Spotify is to extend its "free" ad-supported music service to mobile devices.
Smartphone users will be able to build playlists of songs and then hear them played back in a random order. Tablet users will have more control, letting them select specific tracks.
The Swedish firm also announced it was expanding to a further 20 countries, taking its total reach to 55.
Experts said it needed to make the moves to combat growing competition.
Until now Spotify has offered a free-to-use product only on PCs, and had restricted its mobile apps to paying subscribers.
But its founder, Daniel Ek, said bringing a free service to Android and iOS devices would tempt more people to eventually switch to the premium version where they could access higher-quality audio, no adverts and the ability to listen to songs offline.
"Our very clear mission is getting more people to access and discover more great music," he told a press conference in New York.
"Along with more free users there will be more subscribers, and that means more revenue back to the industry."
The firm is dropping the 10-hours-a-month cap it previously placed on long-term users of its free services.
Over the past year Google has rolled out its own subscription Play Music service in several countries, Apple has launched iTunes Radio in the US and Bloom.fm has begun offering subscription packages at cheaper rates than Spotify in the UK.
In addition Rdio has expanded its music-streaming service to 51 countries, while France's Deezer has announced its intention to begin offering tracks in the US next year.
Mr Ek suggested Spotify would gain an advantage over its rivals by offering a product that was free to use and gave device owners control over exactly which songs they listened to.
But one expert pointed out that YouTube already did that.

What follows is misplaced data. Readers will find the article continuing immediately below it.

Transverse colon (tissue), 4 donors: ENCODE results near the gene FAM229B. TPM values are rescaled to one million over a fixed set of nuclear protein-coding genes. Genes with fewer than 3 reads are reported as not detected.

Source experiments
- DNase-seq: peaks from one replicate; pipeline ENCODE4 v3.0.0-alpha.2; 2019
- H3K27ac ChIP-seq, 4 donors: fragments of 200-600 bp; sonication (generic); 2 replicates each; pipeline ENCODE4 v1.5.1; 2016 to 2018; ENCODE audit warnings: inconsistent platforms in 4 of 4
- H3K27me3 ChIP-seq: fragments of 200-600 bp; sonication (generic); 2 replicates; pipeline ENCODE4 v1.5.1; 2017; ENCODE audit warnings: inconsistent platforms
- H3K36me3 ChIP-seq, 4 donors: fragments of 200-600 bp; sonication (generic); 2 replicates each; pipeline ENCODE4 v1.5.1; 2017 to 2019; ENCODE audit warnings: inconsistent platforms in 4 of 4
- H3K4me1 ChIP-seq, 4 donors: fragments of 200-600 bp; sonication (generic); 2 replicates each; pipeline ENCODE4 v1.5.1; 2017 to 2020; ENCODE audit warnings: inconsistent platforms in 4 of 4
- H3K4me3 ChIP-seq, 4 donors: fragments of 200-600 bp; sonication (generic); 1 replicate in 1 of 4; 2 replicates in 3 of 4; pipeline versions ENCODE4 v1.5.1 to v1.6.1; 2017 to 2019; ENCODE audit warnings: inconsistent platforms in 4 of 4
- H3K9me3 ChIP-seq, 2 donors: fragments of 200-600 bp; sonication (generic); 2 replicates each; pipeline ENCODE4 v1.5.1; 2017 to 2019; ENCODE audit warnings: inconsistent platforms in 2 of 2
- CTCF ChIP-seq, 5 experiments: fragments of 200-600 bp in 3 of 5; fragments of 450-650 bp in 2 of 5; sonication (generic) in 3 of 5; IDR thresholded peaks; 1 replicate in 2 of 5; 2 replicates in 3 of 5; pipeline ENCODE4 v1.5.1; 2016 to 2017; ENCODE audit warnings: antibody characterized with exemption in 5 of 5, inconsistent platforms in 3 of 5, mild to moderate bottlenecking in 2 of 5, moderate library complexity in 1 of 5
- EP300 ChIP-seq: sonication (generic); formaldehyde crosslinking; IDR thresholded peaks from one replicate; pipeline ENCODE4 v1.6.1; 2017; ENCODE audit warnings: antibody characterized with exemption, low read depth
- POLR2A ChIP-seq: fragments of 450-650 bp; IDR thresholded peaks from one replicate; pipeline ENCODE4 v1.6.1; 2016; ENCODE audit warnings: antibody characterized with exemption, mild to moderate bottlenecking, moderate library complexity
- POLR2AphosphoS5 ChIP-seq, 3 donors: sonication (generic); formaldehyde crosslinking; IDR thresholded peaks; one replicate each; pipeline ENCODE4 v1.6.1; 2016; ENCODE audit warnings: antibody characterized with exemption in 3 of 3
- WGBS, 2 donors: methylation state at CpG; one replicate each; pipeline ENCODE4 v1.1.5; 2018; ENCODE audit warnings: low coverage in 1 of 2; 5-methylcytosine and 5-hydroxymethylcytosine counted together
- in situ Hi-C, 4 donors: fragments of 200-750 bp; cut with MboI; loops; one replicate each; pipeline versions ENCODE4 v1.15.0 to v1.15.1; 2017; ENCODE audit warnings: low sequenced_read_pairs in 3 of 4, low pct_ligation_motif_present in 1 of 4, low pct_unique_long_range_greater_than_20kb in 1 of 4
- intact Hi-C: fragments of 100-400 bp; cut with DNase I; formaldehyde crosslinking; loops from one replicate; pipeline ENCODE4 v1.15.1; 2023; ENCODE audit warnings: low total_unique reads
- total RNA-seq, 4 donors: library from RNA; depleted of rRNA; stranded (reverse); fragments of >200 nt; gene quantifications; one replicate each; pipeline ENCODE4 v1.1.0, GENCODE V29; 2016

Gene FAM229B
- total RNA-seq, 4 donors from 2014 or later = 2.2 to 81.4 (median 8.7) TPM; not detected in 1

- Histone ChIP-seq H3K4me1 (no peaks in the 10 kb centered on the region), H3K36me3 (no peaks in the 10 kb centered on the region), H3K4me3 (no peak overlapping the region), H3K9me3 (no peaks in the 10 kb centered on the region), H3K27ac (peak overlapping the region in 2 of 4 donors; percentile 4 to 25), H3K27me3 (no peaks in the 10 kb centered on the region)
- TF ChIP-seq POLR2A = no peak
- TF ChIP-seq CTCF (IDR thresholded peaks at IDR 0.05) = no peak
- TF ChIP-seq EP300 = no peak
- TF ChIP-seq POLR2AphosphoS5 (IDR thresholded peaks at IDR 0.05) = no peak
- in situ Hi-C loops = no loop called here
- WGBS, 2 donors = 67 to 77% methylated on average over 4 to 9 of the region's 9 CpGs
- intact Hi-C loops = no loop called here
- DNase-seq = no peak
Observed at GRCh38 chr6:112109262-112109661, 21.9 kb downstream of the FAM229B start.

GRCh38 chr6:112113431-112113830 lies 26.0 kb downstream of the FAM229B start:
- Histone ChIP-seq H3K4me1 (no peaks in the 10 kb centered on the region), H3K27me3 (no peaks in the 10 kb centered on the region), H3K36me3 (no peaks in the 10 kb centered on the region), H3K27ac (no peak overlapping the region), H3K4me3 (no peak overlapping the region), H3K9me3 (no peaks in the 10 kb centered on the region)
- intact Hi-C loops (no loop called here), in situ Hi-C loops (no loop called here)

"YouTube is available on all smartphones with absolutely no premium fee at all, and you get video, social features and lyrics as well," said Mark Mulligan, editor of the Music Industry Blog.
"The labels have always been very keen to keep a separation between the free tier being locked to the PC and premium to mobile, but YouTube has never played by those rules.
"This is about making the playing field more level."
Andy Malt, editor of the industry news site, CompleteMusicUpdate.com. said there had been reports that YouTube had secured licences to begin its own paid music subscription service early next year with ad-free, offline-use features.
"In January we're expecting YouTube to launch its own music service, which may well have a strong mobile offering," he said.
"Also, the long-awaited Beats Music service, from Dr Dre's company will launch in the US the same month and offer strong competition.
"I suspect at this stage Spotify is trying to move ahead of its competitors to try to maintain its dominance in the streaming market ahead of extreme competition. Next year will be a make-or-break time for many."
Spotify also announced it was adding Led Zeppelin's tracks to its library as a streaming "exclusive" and had teamed up with speaker manufactures to allow its premium members to send music wirelessly to their systems.